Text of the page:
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13.3. Garbage Collection

Python's garbage collection normally proceeds transparently and automatically, but you can choose to exert some direct control. The general principle is that Python collects each object x at some time after x becomes unreachablethat is, when no chain of references can reach x by starting from a local variable of a function instance that is executing, nor from a global variable of a loaded module.

Normally, an object x becomes unreachable when there are no references at all to x. In addition, a group of objects can be unreachable when they reference each other but no global nor local variables reference any of them, even indirectly (such a situation is known as a mutual reference loop).

Classic Python keeps with each object x a count, known as a reference count, of how many references to x are outstanding. When x's reference count drops to 0, CPython immediately collects x. Function getrefcount of module sys accepts any object and returns its reference count (at least 1, since geTRefcount itself has a reference to the object it's examining). Other versions of Python, such as Jython or IronPython, rely on other garbage-collection mechanisms supplied by the platform they run on (e.g., the JVM or the MSCLR). Modules gc and weakref therefore apply only to CPython.

When Python garbage-collects x and there are no references at all to x, Python then finalizes x (i.e., calls x._ _del_ _( )) and makes the memory that x occupied available for other uses. If x held any references to other objects, Python removes the references, which in turn may make other objects collectable by leaving them unreachable.

13.3.1. The gc Module

The gc module exposes the functionality of Python's garbage collector. gc deals only with objects that are unreachable in a subtle way, being part of mutual reference loops. In such a loop, each object in the loop refers to others, keeping the reference counts of all objects positive. However, no outside references to any one of the set of mutually referencing objects exist any longer. Therefore, the whole group, also known as cyclic garbage, is unreachable, and therefore garbage-collectable. Looking for such cyclic garbage loops takes some time, which is why module gc exists. This functionality of "cyclic garbage collection," by default, is enabled with some reasonable default parameters: however, by importing the gc module and calling its functions, you may choose to disable the functionality, change its parameters, or find out exactly what's going on in this respect.

gc exposes functions you can use to help you keep cyclic garbage-collection times under control. These functions can sometimes help you track down a memory leakobjects that are not getting collected even though there should be no more references to themby letting you discover what other objects are in fact holding on to references to them.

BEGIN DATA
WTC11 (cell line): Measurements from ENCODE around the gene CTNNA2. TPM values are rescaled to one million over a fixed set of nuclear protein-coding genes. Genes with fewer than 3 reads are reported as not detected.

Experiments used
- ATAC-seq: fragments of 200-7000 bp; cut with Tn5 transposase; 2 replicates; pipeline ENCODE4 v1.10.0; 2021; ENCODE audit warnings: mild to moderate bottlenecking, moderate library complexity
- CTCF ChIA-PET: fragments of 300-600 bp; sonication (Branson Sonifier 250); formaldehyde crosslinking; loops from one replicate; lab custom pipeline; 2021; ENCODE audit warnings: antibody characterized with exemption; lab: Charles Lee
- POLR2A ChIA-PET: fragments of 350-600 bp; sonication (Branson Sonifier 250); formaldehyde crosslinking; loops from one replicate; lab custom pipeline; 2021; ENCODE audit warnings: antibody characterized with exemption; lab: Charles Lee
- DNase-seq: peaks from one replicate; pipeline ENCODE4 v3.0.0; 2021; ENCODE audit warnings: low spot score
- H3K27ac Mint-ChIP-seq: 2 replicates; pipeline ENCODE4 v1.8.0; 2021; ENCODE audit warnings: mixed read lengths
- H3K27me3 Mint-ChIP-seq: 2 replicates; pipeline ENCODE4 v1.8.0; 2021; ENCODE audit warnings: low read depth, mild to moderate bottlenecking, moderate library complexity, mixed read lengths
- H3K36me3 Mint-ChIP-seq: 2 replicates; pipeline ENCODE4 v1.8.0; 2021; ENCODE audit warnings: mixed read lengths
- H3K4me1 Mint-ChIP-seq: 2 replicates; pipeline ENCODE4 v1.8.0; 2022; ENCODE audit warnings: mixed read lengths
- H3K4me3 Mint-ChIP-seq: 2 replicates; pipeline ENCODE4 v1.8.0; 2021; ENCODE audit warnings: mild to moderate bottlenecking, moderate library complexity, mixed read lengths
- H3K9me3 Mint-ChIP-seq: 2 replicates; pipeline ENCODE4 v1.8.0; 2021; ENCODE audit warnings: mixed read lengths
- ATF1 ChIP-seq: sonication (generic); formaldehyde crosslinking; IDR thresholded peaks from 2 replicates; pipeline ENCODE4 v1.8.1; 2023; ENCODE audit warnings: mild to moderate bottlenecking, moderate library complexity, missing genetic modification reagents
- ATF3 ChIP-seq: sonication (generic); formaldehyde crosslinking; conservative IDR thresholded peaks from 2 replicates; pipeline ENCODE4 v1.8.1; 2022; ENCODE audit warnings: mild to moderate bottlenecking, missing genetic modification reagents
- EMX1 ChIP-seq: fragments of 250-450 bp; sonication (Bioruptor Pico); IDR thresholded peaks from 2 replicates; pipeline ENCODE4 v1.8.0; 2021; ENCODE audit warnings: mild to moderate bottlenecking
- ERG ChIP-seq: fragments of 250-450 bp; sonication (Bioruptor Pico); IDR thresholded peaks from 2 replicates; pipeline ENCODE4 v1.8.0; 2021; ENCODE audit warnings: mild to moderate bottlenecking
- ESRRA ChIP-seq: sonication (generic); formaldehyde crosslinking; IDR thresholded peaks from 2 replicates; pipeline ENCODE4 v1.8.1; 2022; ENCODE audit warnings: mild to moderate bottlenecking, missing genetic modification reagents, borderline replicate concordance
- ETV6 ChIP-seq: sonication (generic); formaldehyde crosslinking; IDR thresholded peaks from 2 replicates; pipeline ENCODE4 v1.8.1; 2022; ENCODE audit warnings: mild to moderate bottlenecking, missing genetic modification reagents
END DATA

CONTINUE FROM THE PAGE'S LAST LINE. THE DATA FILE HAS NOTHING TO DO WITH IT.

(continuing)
collect( )

Forces a full cyclic collection run to happen immediately.


disable( )

Suspends automatic cyclic garbage collection.


enable( )

Reenables automatic cyclic garbage collection previously suspended with disable.


A read-only attribute that lists the unreachable but uncollectable objects. This happens if any object in a cyclic garbage loop has a _ _del_ _ special method, as there may be no demonstrably safe order for Python to finalize such objects.


get_debug( )

Returns an int bit string, the garbage-collection debug flags set with set_debug.


get_objects( )

Returns a list of all objects currently tracked by the cyclic garbage collector.



Returns a list of all container objects, currently tracked by the cyclic garbage collector, that refer to any one or more of the arguments.


get_threshold( )

Returns a three-item tuple (thresh0, thresh1, thresh2), the garbage-collection thresholds set with set_threshold.


isenabled( )

Returns TRue if cyclic garbage collection is currently enabled. When collection is currently disabled, isenabled returns False.



Sets debugging flags for garbage collection. flags is an int bit string built by ORing (with the bitwise-OR operator |) with zero or more constants supplied by module gc:


Prints information on collectable objects found during collection


If DEBUG_COLLECTABLE or DEBUG_UNCOLLECTABLE are also set, prints information on objects found during collection that are instances of old-style classes


The set of debugging flags that make the garbage collector print all information that can help you diagnose memory leaks; same as the bitwise-OR of all other constants (except DEBUG_STATS, which serves a different purpose)


If DEBUG_COLLECTABLE or DEBUG_UNCOLLECTABLE are also set, prints information on objects found during collection that are not instances of old-style classes


Saves all collectable objects to list gc.garbage (where uncollectable ones are also always saved) to help you diagnose leaks


Prints statistics during collection to help you tune the thresholds


Prints information on uncollectable objects found during collection



Sets thresholds that control how often cyclic garbage-collection cycles run. A thresh0 of 0 disables garbage collection. Garbage collection is an advanced topic, and the details of the generational garbage-collection approach used in Python, and consequently the detailed meanings of its thresholds, are beyond the scope of this book.